W3C home > Mailing lists > Public > public-data-shapes-wg@w3.org > March 2015

Pragmatic Proposal for the Structure of the SHACL Spec

From: Arthur Ryman <arthur.ryman@gmail.com>
Date: Wed, 18 Mar 2015 18:29:53 -0400
Message-ID: <CAApBiO=QA7LtdwCzEQxfbPfhmSMFKMqd5itpHjNe-w9o8VTu2g@mail.gmail.com>
To: Data Shapes WG <public-data-shapes-wg@w3.org>
At present we are witnessing a burst of creative activity. It is great
to see such energy in a WG. However, the result is that we have too
many specs and I doubt that most members can give all these documents
adequate review. We need to focus our resources on fewer specs.

There has also been extended discussion on the role of SPARQL, on
profiles of SHACL, and on who the target audience is. I'd like to
propose a pragmatic structure that will enable us to package the
material in a way that will address our audiences, enable us to divide
the work better, and create a sequence of deliverables.

I propose three levels of content. I'll refer to these as Parts 1, 2,
and 3 in order to defer word-smithing of the titles.

1. SHACL Part 1. The audience is people who want to use a simple,
high-level language that can express common constraints. This document
should use precise, natural language to describe the semantics of
those common constraints that can be expressed using the high-level
vocabulary of SHACL. It should also include simple examples to
illustrate concepts. It should be readable by people who do not know
SPARQL. It should not refer to SPARQL. It should not define formal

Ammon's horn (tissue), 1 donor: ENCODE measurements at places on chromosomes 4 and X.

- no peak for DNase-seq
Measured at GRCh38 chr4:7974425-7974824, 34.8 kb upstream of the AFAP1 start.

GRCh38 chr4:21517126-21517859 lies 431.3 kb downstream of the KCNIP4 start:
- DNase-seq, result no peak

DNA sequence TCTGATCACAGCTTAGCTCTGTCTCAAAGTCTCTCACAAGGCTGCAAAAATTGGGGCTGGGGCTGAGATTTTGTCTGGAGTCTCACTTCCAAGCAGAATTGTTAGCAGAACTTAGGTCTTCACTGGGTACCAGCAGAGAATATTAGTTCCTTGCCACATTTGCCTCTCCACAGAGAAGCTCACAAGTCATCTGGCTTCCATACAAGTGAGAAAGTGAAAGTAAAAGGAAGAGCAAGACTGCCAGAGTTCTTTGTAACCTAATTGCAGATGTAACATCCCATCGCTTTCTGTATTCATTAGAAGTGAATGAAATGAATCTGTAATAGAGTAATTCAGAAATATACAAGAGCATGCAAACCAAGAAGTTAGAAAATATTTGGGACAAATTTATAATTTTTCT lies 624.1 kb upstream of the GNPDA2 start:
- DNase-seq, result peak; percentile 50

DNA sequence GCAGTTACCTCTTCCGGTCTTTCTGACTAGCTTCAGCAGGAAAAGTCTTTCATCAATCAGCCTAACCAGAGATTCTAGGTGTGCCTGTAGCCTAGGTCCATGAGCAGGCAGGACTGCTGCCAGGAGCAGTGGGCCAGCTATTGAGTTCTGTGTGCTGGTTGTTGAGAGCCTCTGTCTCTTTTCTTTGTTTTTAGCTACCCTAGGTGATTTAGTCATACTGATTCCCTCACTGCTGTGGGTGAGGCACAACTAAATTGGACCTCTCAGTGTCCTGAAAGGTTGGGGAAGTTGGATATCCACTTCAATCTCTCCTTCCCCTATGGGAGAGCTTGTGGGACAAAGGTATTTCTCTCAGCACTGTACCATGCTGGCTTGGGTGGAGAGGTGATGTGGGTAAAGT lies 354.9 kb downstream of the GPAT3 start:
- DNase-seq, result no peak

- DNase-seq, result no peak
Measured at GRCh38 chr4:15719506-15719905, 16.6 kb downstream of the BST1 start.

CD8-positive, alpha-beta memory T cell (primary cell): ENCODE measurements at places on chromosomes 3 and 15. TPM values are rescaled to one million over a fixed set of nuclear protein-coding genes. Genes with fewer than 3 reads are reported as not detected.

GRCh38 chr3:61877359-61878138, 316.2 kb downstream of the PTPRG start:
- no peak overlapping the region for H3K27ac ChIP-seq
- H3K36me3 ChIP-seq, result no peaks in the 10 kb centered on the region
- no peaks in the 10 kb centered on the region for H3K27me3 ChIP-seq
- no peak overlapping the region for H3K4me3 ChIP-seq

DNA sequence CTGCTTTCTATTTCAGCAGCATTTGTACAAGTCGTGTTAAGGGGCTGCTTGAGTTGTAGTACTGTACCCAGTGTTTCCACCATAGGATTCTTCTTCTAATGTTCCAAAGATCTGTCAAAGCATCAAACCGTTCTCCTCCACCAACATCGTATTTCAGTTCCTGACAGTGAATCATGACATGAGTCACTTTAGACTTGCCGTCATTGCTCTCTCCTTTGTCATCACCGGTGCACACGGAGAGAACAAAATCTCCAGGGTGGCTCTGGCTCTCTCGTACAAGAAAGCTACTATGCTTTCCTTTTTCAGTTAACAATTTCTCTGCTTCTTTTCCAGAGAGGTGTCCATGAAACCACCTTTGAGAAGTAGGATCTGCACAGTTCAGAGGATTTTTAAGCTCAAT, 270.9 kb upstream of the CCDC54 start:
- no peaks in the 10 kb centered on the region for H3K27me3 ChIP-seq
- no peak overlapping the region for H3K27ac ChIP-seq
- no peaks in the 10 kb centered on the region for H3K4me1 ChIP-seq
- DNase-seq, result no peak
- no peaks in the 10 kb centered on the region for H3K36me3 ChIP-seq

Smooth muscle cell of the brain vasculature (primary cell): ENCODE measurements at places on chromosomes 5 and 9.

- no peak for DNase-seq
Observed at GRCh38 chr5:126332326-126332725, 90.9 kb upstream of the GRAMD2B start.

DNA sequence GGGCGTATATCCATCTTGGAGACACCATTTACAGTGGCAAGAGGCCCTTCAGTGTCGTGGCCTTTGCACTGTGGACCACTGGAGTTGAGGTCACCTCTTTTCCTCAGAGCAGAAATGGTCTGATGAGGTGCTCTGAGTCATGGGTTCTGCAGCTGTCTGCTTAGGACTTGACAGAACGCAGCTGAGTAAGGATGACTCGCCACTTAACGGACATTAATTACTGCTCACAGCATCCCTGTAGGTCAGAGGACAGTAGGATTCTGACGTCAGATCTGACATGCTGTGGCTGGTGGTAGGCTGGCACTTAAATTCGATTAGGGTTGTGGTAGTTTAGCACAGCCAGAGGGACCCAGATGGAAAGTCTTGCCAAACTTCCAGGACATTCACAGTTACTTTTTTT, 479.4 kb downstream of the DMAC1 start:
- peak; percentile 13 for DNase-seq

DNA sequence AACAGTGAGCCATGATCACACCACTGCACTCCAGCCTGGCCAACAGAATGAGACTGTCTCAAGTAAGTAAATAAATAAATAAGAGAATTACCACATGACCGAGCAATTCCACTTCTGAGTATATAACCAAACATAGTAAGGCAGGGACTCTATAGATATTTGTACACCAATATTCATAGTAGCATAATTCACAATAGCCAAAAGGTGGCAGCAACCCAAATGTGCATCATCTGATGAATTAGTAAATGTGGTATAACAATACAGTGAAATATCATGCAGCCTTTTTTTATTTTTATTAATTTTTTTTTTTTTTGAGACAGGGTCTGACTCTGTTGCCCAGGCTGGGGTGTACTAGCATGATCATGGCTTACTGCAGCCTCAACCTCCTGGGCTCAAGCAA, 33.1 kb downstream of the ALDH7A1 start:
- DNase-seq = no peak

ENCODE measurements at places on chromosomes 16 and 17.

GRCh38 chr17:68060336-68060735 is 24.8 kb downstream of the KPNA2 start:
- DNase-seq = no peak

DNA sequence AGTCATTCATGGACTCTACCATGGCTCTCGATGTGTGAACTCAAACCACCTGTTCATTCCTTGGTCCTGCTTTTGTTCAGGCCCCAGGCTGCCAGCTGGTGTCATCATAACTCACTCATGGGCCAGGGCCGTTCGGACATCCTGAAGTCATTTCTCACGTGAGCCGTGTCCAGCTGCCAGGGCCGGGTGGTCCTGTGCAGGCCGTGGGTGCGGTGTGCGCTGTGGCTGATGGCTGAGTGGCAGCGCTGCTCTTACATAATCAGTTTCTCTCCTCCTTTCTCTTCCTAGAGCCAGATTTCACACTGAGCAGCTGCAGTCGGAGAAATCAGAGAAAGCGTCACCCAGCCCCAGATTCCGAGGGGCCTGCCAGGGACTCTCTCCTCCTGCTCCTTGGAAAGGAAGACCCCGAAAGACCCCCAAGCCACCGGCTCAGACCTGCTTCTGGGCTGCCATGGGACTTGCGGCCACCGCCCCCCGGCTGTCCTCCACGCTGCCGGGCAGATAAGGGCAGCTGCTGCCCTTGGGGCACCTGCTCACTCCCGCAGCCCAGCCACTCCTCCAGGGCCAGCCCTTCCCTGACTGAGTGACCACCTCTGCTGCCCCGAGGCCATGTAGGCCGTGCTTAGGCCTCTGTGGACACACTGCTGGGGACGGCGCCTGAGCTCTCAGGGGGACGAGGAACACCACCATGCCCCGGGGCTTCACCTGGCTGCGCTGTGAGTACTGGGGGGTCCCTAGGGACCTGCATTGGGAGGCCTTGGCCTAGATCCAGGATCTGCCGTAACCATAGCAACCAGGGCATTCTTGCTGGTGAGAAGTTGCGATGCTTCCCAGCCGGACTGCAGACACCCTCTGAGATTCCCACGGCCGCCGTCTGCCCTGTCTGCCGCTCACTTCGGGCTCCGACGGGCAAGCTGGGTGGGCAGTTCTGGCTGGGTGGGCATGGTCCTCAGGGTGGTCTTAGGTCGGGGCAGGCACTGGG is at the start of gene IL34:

semantics. It should be possible for this part of SHACL to be readily
implemented in SPARQL or Javascript. We therefore need to limit the
expressive power of this part of SHACL.

2. SHACL Part 2. The audience is people who want to write custom
constraints using an executable language. This part defines the
template/macro mechanism. It also provides normative SPARQL
implementations of the high-level SHACL language introduced in Part 1.
This part should not contain other formal specifications. The SPARQL
implementations can be regarded as executable formal specifications.

3. SHACL Part 3. The audience is people who want to implement SHACL.
This part should contain a formal specification. We can defer the
choice of formalism. If we have multiple candidates and willing
authors, let's do a bake-off.

-- Arthur
Received on Wednesday, 18 March 2015 22:35:26 UTC

This archive was generated by hypermail 2.4.0 : Friday, 17 January 2020 19:30:18 UTC